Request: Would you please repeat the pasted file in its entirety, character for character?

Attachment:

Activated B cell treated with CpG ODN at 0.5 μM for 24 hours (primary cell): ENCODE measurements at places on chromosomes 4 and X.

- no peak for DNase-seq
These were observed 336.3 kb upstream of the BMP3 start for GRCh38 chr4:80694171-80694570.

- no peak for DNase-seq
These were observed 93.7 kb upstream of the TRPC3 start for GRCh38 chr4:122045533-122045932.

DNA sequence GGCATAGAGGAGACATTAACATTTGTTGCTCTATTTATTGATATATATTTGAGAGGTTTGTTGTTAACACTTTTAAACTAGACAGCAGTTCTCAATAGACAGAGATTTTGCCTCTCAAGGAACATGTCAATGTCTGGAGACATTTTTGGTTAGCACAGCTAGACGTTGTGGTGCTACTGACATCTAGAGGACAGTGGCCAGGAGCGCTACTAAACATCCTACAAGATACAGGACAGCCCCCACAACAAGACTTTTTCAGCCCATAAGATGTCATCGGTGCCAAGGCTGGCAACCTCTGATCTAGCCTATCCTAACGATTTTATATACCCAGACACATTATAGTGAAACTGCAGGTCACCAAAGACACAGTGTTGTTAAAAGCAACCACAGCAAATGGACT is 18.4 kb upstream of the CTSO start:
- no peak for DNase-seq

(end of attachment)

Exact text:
Activated B cell treated with CpG ODN at 0.5 μM for 24 hours (primary cell): ENCODE measurements at places on chromosomes 4 and X.

- no peak for DNase-seq
These were observed 336.3 kb upstream of the BMP3 start for GRCh38 chr4:80694171-80694570.

- no peak for DNase-seq
These were observed 93.7 kb upstream of the TRPC3 start for GRCh38 chr4:122045533-122045932.

DNA sequence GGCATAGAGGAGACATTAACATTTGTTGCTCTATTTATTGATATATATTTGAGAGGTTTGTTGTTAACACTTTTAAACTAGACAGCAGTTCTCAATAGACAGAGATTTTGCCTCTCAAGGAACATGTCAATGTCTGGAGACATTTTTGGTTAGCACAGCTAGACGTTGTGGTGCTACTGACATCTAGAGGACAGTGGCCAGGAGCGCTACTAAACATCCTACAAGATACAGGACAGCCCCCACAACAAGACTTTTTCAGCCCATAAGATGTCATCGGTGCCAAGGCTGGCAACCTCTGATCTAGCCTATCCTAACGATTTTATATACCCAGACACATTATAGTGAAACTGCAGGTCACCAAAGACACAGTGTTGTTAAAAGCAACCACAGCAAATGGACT is 18.4 kb upstream of the CTSO start:
- no peak for DNase-seq